Urgent message: Abdominal pain can be a challenging complaint, especially in younger patients. Consider the full range of differential diagnosis in order to initiate prompt, effective management.
Curtis Kommer MD, Latha Shankar, MD, MBA and Robert Stuart, MD
Since the time of Hippocrates, the ability of physicians to unravel the mystery of a patient’s abdominal pain has become synonymous with the art and practice of medicine. Pediatric abdominal pain, in particular, with its extensive differential diagnosis and limitations in history-taking and physical exam, can be a challenging presentation to an urgent care provider.
The following case presentation of a 6-year-old boy with abdominal pain offers insight – and, we hope, some useful navigational tools – into the importance of a sound knowledge of the differential diagnosis.
I.R., a 6-year-old boy, was brought to the Aurora Urgent Care Center by his mother. She related a three-day history of abdominal pain, lack of appetite, and occasional vomiting. No fever had been appreciated, and they had not noticed diarrhea or bloody emesis. An infrequent, dry cough was mentioned, but no other coryzal symptoms.
There was no history of recent trauma, any recent travel or exposures, and the child’s past medical and surgical history was negative.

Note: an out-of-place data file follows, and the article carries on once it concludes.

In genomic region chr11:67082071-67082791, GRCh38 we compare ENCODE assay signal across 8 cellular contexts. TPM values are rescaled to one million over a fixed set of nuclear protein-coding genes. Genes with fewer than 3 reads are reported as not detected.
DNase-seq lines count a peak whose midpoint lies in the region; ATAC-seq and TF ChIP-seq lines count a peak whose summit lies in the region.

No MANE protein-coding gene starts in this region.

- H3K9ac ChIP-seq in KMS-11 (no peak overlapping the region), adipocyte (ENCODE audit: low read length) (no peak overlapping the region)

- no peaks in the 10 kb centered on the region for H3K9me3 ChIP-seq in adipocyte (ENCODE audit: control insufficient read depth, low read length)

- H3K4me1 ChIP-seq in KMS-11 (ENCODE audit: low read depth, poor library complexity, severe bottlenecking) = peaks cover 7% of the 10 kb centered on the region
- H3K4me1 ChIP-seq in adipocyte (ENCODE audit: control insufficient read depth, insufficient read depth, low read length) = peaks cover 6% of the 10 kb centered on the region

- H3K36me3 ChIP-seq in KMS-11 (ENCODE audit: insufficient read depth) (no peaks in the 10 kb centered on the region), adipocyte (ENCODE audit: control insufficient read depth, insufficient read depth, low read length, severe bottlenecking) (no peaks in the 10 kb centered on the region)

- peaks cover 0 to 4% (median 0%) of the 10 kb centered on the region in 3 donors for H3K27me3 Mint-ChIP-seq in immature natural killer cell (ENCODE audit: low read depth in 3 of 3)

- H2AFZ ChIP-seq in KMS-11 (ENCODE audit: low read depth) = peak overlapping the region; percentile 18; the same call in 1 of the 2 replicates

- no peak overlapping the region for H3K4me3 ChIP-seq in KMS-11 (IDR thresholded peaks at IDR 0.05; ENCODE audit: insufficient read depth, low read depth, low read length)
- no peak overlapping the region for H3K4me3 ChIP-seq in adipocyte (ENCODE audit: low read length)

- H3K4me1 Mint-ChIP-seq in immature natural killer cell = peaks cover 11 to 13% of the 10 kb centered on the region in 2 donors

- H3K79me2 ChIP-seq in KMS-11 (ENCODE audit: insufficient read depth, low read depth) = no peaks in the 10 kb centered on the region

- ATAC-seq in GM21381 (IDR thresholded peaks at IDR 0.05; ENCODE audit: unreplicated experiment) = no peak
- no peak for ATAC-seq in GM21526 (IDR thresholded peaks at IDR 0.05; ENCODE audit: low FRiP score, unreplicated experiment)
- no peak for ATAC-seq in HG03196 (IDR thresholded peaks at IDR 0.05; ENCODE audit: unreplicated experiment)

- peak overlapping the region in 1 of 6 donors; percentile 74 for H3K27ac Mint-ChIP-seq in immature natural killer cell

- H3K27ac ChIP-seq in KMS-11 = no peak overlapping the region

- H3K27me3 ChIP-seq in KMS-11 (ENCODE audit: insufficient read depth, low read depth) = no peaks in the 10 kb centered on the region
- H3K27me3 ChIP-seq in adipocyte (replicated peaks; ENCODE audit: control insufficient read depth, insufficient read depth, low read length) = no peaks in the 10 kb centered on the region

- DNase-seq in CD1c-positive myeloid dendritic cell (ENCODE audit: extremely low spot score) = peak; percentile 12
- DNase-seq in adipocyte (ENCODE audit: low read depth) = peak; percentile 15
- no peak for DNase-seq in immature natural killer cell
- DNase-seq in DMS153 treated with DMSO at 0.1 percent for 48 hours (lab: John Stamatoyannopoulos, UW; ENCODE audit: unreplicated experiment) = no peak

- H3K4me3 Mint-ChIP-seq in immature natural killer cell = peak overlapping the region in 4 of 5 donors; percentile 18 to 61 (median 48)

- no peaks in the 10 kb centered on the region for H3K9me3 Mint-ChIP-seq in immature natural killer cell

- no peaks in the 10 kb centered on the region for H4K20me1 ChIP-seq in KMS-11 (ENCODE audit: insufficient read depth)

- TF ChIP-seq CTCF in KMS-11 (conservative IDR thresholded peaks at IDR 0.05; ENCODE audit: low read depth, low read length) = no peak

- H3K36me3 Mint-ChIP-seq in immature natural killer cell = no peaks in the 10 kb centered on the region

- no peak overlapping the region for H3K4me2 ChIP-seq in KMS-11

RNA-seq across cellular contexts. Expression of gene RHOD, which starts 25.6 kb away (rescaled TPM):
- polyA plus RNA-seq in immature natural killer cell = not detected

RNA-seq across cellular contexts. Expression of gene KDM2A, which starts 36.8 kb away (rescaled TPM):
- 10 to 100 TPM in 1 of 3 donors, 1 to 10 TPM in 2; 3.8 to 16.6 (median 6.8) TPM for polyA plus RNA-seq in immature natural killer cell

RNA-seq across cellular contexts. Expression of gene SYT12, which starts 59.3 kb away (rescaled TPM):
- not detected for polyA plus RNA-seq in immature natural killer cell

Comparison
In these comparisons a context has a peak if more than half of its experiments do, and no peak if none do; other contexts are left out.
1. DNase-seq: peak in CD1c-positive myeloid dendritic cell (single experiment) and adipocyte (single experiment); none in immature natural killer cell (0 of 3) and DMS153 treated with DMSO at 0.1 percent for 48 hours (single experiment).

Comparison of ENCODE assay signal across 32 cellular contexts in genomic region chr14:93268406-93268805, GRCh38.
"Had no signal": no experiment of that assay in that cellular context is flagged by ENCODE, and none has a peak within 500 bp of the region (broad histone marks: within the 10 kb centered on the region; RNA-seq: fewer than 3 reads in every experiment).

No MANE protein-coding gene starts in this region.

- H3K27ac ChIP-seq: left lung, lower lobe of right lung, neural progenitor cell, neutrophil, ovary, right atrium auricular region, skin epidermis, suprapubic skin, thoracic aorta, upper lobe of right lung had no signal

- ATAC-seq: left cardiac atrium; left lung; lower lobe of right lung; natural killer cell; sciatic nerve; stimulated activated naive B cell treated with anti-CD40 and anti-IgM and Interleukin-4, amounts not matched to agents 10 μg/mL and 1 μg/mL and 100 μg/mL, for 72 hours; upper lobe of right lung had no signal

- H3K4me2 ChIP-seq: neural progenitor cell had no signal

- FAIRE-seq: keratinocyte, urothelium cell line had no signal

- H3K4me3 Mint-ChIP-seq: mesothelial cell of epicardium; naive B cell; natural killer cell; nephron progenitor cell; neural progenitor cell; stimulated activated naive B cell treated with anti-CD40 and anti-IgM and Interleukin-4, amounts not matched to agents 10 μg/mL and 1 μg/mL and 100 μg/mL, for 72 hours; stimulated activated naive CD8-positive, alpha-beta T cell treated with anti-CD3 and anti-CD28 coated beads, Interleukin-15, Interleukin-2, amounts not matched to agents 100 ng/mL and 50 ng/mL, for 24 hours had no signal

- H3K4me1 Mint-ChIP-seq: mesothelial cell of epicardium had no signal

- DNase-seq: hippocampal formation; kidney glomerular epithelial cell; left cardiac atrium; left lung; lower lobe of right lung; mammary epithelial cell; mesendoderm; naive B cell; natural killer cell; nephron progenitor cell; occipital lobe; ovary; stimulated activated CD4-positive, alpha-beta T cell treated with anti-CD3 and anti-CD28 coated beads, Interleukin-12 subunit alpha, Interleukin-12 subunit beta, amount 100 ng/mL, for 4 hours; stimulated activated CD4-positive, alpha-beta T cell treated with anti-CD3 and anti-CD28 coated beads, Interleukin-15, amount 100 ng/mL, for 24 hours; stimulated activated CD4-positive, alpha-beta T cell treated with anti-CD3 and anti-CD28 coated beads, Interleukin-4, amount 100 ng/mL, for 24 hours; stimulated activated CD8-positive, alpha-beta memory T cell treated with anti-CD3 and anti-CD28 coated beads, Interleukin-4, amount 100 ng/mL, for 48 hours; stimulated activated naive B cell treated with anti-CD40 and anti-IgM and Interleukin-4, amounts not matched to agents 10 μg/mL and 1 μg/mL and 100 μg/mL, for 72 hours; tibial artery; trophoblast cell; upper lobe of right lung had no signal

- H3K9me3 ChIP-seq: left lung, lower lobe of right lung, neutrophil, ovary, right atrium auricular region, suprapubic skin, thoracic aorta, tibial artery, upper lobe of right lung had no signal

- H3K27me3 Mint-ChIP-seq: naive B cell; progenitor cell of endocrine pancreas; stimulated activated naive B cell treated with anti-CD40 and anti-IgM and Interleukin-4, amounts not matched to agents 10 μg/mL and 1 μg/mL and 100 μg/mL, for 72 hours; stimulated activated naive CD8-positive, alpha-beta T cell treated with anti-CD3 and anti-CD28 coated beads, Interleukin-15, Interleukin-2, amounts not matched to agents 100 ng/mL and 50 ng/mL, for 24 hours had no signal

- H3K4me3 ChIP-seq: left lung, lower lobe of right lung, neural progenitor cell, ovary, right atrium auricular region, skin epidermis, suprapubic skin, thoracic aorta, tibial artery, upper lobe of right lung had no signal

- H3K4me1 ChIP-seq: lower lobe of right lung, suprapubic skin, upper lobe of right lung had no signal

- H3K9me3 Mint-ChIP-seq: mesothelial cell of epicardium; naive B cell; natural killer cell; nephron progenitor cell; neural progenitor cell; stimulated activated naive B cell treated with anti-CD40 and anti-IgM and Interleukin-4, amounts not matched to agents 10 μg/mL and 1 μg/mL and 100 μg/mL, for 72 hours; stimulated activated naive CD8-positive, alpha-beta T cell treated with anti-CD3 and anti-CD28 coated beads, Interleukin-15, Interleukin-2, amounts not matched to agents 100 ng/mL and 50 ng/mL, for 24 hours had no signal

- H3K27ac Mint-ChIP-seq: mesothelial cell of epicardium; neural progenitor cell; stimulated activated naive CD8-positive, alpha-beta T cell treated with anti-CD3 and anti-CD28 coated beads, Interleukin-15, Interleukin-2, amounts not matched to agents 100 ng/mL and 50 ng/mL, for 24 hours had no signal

I.R. appeared mildly ill and fatigued, with dry mucus membranes. In addition, we found:
- temp: 100.2
- pulse: 126
- respirations: 24/min
- % O2 sat 99%
Skin and EENT exam were normal.
Auscultation of the chest revealed left basilar rales.
Abdominal exam showed a scaphoid, soft abdomen with no organomegaly or mass, active bowel sounds, and mild tenderness to palpation in the left upper quadrant.
Rectal exam was deferred. Genitalia was normal.
Focus on the Potential Causes
Although the causes of pediatric abdominal pain can vary by age (Table 1), various studies have shown the most common, overall identifiable diagnosis is constipation (48%), followed by gastroenteritis (28%).
Surgical causes were identified in < 2% of pediatric abdominal pain presentations.
The most common extra-abdominal causes include pneumonia (up to 5% of abdominal pain visits), pharyngitis, and acute leukemia.
Reviewing the differential diagnosis for each child presenting with abdominal pain can serve as a critical reminder to:
- identify life-threatening or surgical problems (e.g., appendicitis, torsion, ectopic pregnancy)
- consider atypical diagnoses needing treatment (e.g., abuse, diabetes, infection)
- perform a through exam, including the chest, groin, and recto-vaginal areas, as necessary
- order timely and appropriate studies, as needed.
A basic mnemonic device for pediatric abdominal pain (such as seen in Table 2) can be a helpful tool for the busy clinician; an example of using the history and physical findings to narrow the diagnostic considerations is presented in Figure 1.
Table 1. Potential Causes of Stomach Pain in a Child
|Syndrome||Typical cause||Age group||Typical clinical syndromes|
|Bacterial||Pneumococcus; others||All ages (< 6 y more common)||· Abrupt onset
· High fever
· Ill/toxic appearance, more focal findings on examination
· Chest/abdominal pain, focal infiltrate if CXR is obtained
|Atypical – infancy||Chlamydia trachomatis||< 3 mo||· Tachypnea
· Mild hypoxemia
· Lack of fever
· Interstitial infiltrates on chest x-ray